5(tie). Give us more Sprockets.
We need more application-specific frameworks for comm., text, Apple events, I/O, etc.
7(tie). Increase installed base of key new Apple technologies.
Optional installs of essential resources discourage customer adoption.
7(tie). Improve API Quality across-the-board.
9. Give us Radar access.
Open up your internal bug-tracking database to developers (respecting confidentiality).
10. Revive the “Cool Tool” awards.
11(tie). Recognize and reward Mac-first/Mac-only development.
Create a program with tangible marketing incentives for releasing apps first on the Mac.
11(tie). Don’t snub Pascal.
Provide Pascal API’s for all Apple technologies. Don’t require C/C++.
13. Help drive adoption of Apple technologies by delivering them cross-platform.
14(tie). Help us avoid DLL confusion and conflict in System 7.
We need coordination of shared library issues and versions.
14(tie). Give us protected memory – now!
16(tie). Apple’s chief technologist should know how to patch a trap.
16(tie). Give us your test tools.
Provide developer access to Apple’s internal software testing tools, as appropriate.
16(tie). Provide a system-level exception model.
19(tie). Improve Apple’s developer tools.
Give us what we need to create great apps using the latest technologies.
19(tie). Use our test tools.
Take advantage of third-party stress-test tools to produce better system software.
21(tie). Improve the developer seed program.
Give us better, faster access to new hardware and software.
21(tie). Give us one feature per file.
Consolidate all shared libraries, cdevs, etc. that are related into a single, shared resource.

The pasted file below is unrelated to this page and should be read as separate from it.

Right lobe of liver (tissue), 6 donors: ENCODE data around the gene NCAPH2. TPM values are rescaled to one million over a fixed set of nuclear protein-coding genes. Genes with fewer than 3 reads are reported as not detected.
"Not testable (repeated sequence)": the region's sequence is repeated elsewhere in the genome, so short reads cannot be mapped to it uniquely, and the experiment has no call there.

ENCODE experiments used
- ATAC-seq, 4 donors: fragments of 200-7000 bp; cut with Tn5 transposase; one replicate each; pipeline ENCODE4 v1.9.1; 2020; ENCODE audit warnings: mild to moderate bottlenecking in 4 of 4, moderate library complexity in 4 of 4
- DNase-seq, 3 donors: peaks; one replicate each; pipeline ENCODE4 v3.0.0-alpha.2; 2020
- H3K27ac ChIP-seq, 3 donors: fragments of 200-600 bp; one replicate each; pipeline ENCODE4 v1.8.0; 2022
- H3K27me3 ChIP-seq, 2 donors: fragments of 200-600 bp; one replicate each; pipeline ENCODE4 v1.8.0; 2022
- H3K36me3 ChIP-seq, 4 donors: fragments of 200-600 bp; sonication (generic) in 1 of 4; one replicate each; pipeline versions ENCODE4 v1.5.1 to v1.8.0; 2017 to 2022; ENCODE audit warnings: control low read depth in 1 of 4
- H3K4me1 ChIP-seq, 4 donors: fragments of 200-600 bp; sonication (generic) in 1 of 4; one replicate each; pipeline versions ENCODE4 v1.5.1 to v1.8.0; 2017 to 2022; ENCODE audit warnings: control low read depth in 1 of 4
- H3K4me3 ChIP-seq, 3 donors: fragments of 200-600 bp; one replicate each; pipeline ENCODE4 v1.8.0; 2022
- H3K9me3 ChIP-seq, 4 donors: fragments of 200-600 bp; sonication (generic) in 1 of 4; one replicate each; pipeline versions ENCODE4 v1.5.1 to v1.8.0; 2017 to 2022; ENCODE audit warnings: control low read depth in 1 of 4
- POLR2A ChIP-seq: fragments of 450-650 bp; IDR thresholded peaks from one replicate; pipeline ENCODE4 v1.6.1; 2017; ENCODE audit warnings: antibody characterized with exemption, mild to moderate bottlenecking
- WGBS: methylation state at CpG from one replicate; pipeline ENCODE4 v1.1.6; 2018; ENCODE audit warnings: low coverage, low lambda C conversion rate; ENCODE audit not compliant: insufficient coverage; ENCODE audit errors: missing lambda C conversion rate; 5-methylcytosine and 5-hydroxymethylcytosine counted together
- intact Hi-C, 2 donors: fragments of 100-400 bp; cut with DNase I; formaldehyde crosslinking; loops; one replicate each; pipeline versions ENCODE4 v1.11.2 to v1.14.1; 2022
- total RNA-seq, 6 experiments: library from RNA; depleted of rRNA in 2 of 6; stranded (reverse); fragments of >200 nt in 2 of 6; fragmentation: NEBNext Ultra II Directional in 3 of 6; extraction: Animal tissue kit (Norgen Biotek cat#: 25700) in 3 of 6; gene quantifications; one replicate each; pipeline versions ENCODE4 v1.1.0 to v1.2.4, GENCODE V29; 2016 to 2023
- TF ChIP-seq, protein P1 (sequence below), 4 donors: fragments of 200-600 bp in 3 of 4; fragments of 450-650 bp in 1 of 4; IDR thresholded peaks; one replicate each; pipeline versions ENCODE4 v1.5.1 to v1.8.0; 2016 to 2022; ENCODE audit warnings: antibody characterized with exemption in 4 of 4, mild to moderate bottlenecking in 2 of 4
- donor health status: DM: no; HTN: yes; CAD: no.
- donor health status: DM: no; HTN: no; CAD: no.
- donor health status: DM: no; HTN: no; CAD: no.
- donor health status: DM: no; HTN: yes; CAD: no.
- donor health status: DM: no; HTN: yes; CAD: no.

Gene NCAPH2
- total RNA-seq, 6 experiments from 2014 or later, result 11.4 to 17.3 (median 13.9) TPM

21(tie). Improve TextEdit.
Get rid of limits and incorporate support for new technologies in Apple’s text-editing engine.
24. Improve Apple’s Worldwide Developers Conference.
We want better food, more emphasis on existing technologies, and better room sizes.
25(tie). Offer priority service for developer’s hardware.
Keep our machines running so our development isn’t interrupted and products delayed.
25(tie). Provide low-cost/minimal developer tools.
Don’t shut out entry-level developers by forcing them to buy third-party tools.
27(tie). “We can all be friends.”
Don’t stomp third-party developers through unfair competition.
27(tie). Improve the system software installation process.
29(tie). Improve Macintosh documentation and technical information.
29(tie). Provide mechanism to quickly disable non-essential extensions.
For example, we want to be able to press a key to load just CD-ROM drivers and the like.
31. Give developers more informational “ammo” so they can fight for Macintosh.
32(tie). Provide file mapping for Code Fragment Manager 68K and CFM PPC with VM off.
32(tie). Provide online Apple Developer Relations presence and support.
34. Kudos to Apple for doing some things right.
35(tie). Improve Developer Technical Support.
35(tie). Offer an all-inclusive “premium” Mac developer program.
Provide a higher-priced membership level that includes ETO, everything needed.
Copyright (c) 1996, MacHack.